Saturday, April 13, 2013

A Thousand Ways It Won't Work, One Way It Will

I loved the challenges of research and development
by Tony D.

I started my career at Lockheed in Sunnyvale, California, in July 1960 as an assembler doing wiring, soldering and building parts for the space program. After about nine months, I became the lead man with 21 women and three men achieving zero defects. I was good at building RF cable assemblies and became interested in the RF field. I became a technician in the electromagnetic research test lab. I then moved on to research and development as an electromagnetic technician for eight years. 

In 1964, I worked on an antenna project that consisted of two teams, with one technician and one engineer per team. The first team got its antenna to work. The part I worked on with my team did not. After about eight months of trial and error, we were ready to scrap it after trying everything known to science. In our shop, we had a small metal brake that I used to bend the flairs on the antenna. The brake was too short to bend the full length that was needed, about eight inches too short. I had to splice pieces on for testing. I decided to leave off the extra pieces, centered it and ran a test. It worked perfectly! We completed the final product and went on to other projects. Three-and-a-half years later, the division manager told me it did its job and I received a commendation.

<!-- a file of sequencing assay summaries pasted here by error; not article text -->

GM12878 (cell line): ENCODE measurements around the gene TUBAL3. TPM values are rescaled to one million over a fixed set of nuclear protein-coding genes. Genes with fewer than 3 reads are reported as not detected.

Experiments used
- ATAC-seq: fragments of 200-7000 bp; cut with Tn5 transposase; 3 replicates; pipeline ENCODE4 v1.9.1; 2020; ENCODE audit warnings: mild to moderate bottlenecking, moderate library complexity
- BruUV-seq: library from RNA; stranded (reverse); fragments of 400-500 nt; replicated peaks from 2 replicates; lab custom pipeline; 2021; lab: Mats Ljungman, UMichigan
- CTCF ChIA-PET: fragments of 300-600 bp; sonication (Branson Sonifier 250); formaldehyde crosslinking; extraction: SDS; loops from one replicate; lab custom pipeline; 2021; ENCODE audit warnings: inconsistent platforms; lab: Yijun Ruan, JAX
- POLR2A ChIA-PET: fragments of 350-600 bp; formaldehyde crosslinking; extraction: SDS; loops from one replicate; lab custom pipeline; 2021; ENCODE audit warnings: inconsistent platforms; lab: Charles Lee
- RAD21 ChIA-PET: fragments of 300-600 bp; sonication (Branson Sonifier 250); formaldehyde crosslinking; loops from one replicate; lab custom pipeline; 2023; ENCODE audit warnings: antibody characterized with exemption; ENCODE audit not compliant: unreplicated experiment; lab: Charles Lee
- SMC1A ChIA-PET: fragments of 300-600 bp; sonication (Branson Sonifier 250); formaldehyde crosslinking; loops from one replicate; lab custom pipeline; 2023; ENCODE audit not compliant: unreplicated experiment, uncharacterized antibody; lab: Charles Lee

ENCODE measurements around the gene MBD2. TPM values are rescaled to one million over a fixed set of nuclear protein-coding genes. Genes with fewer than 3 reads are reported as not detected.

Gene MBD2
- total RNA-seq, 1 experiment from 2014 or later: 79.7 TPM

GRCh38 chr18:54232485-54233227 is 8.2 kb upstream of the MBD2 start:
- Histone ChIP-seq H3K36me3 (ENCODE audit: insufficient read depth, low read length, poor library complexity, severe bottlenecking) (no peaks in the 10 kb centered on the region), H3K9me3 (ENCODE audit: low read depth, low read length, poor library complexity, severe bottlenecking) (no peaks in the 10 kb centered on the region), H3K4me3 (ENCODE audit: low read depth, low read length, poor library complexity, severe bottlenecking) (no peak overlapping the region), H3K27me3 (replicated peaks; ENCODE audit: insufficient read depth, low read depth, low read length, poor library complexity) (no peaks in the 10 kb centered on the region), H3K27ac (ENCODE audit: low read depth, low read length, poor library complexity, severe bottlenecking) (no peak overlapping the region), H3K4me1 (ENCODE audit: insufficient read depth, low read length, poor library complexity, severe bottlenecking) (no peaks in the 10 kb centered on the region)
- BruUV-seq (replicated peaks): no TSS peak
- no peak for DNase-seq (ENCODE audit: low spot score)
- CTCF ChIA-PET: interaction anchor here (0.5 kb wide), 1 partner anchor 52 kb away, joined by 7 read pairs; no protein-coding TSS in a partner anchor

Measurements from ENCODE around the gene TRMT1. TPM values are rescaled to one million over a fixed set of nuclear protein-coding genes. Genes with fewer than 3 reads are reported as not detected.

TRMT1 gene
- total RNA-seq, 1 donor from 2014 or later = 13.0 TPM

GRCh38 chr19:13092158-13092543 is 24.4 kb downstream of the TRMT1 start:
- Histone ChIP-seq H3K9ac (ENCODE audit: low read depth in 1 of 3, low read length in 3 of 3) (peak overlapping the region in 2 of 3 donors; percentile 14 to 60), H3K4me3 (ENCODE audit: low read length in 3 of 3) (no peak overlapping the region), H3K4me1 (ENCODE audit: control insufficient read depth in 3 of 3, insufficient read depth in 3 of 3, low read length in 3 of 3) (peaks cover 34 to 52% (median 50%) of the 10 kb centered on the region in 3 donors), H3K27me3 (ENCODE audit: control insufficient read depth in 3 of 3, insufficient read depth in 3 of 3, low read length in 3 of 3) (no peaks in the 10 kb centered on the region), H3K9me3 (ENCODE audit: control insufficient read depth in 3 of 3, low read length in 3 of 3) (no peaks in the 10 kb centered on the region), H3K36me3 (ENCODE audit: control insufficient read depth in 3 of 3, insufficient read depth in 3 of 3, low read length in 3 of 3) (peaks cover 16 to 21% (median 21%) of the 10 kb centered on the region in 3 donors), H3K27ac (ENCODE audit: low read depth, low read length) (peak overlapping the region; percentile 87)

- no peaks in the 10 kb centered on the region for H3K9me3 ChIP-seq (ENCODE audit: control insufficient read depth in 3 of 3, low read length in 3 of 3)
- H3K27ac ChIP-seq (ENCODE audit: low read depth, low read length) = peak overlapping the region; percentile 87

I've always loved mental challenges!